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half_inked_one

I am glad you love the pen, Conids are a thing of joy for me. They are purpose designed, precisely made and perfectly reliable. I have been using two of them (the Kingsize and an Ebonite Regular) for a while now and they never have flow issues, unlike some of my beloved Nakaya pens which can be finicky if not used almost everyday. Soon I will have 4 (one a regular demonstrator and the other a regular in the SE red from Antwerp). All wear, or will wear, Titanium Stub nibs (yes I am a bit boring). Enjoy your pen, they really can be the one pen.

I have the same red regular on my radar - but I see they're offered only with steel nibs. Is it possible to order Titanium nibs (and tools for disassembly) separately? If so, I would definitely buy it. I have sent an e-mail asking for this to Werner, but apparently he is very busy lately...

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DocSpachemmen

Great review.

I'm not a demonstrator fan at all, but felt I had to read the Conid review, which was excellent.

I enjoy when someone is really "taken on" by a pen, congratulations.

 

Ian

 

Many thanks for the comment Ian. Prior to somehow landing on Conid as 'the' final pen, I wasn't much for demonstrators either. I hated the TWSBIs I had tried - finding them both ugly, cheap feeling, and not at all special with steel nibs.

 

This is something else - I think it's the filling mechanism which gets out of the way and just lets the materials and ink show off.

 

Great review; thank you.

 

What is the pen pouch?

 

It's a 5-pen Pilot Pensemble. It's an outstanding product that suits my need perfectly. I have a Visconti 3-pen pouch for my EDC - filled usually with the Conid, a choice of one of the others, and a Visconti Ink Well for refills on the run.

 

I am glad you love the pen, Conids are a thing of joy for me. They are purpose designed, precisely made and perfectly reliable. I have been using two of them (the Kingsize and an Ebonite Regular) for a while now and they never have flow issues, unlike some of my beloved Nakaya pens which can be finicky if not used almost everyday. Soon I will have 4 (one a regular demonstrator and the other a regular in the SE red from Antwerp). All wear, or will wear, Titanium Stub nibs (yes I am a bit boring). Enjoy your pen, they really can be the one pen.

 

Thank you for the comment. It was your review that was one of the few that pushed me towards a purchase. I'm sorely tempted to try a titanium stub!

 

Due to preferring fat pens (MB149, Danitrio Takumi,...), I'm on the fence between the Minimalistica or the Kingsize. How did you chose which you wanted without handling them first?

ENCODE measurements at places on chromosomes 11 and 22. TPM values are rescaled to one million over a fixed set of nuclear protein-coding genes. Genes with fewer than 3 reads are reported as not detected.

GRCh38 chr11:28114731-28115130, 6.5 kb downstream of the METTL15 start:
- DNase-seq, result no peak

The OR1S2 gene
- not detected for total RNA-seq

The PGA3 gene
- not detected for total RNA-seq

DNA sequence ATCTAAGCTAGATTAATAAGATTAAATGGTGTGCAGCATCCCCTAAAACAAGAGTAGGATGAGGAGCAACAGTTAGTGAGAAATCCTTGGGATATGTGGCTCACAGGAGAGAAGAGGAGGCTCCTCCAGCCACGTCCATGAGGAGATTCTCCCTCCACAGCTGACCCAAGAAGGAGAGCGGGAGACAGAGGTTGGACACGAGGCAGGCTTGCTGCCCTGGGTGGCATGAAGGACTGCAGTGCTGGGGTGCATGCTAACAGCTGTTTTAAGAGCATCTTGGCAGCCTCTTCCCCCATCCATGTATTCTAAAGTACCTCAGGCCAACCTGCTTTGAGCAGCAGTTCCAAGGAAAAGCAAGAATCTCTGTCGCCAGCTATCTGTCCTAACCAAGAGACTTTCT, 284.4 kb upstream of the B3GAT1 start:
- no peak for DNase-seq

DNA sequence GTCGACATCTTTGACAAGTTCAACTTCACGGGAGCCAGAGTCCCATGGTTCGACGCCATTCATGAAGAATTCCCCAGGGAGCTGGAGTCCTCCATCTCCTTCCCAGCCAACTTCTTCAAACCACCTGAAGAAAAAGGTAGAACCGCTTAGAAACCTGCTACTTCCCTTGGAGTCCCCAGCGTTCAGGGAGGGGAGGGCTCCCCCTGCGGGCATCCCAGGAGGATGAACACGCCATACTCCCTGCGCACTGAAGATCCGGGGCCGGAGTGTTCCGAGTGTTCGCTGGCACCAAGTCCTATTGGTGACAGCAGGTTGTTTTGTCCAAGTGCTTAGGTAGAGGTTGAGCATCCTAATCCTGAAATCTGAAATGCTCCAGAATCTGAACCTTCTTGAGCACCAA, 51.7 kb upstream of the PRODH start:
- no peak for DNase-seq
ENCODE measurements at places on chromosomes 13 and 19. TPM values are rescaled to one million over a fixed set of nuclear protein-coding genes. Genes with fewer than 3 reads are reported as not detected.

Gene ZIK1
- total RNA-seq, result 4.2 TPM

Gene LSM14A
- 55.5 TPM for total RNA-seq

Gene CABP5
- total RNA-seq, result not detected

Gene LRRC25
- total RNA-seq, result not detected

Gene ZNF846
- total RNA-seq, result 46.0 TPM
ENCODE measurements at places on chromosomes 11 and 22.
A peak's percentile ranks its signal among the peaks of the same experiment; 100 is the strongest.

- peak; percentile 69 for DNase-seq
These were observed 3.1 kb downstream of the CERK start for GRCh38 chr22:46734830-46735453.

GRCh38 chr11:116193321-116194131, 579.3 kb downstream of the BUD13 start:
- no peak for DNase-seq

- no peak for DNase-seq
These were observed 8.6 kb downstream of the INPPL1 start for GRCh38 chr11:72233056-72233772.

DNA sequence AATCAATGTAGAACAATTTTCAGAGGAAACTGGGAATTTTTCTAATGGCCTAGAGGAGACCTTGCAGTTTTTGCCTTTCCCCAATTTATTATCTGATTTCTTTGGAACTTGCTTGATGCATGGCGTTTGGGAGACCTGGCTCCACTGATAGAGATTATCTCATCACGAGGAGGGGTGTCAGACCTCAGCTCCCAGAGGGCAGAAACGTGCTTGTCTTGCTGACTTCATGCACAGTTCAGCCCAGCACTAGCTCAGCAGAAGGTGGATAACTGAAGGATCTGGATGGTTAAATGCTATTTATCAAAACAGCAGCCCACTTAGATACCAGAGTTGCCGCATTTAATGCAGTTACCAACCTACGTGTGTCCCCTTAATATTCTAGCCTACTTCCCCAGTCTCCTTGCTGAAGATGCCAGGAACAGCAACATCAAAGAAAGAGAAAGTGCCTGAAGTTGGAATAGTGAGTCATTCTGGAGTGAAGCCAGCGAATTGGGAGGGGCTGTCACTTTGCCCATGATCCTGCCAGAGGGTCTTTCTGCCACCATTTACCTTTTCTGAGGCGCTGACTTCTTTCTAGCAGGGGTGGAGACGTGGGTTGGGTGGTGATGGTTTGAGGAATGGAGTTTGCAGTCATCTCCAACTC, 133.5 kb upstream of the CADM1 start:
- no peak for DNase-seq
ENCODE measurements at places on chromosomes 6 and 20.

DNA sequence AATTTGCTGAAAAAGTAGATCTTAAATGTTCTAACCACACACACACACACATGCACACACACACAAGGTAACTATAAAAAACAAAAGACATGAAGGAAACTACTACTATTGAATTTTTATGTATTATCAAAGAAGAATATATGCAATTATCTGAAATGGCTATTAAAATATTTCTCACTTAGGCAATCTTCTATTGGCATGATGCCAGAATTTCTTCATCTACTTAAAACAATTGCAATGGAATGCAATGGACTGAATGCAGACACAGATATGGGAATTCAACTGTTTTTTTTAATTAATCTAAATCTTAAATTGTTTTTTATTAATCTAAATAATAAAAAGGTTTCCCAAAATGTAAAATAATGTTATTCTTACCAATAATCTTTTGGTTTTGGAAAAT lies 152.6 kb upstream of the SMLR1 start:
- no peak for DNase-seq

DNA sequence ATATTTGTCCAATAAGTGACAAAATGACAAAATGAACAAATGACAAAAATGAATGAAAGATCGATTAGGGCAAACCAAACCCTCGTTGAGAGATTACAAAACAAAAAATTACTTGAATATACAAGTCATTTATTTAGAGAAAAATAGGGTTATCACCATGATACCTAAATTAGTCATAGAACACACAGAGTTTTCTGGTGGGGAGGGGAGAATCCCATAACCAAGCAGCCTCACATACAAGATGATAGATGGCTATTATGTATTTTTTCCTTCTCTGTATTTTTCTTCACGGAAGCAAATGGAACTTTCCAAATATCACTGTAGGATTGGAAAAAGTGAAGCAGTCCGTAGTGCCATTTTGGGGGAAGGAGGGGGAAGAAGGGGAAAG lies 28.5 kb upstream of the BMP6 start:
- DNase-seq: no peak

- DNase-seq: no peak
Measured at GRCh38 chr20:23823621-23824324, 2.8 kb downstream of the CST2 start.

In the end I took a leap, knowing that when size is a question, I've only ever got rid of pens for being too small rather than too large. I also felt that if I was going to spend the amount on the Minimalistica (which in AUD was already going to nudge AUD$800 with a couple of nibs) plus shipping, I would probably just regret not getting the 'flagship' for just a little bit more. Ok, a fair bit more.

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Great review; what a pleasure to read!

 

I have a Kingsize demonstrator with a gold nib too, albeit the CAISO version. It is a stunning pen and "the additionals" such as the e-mail from Conid and the perfect communication add up on customer experience.

 

I have asked for a personalisation on the clip and box because this one is not likely to go up on sale... :)

 

Enjoy your Bulkfiller!

There are more things in heaven and earth, than are dreamt of in your philosophy.

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It's a 5-pen Pilot Pensemble. It's an outstanding product that suits my need perfectly. I have a Visconti 3-pen pouch for my EDC - filled usually with the Conid, a choice of one of the others, and a Visconti Ink Well for refills on the run.

 

 

 

Thanks, it does look very nice.

I've put it on my list.

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Half_Inked_one You can buy additional nibs and tools from Conid. I have tools for a couple of mine so I don't need them for the Antwerppen, but I did order a Titanium nib (Broad stub) which will be shipped by the first of Novemeber. What you do is go to their web site pick the type of Pen ( King size, Regular, ect) select zero in the number of pens and enter the desired items under that (nibs, tools, customizations).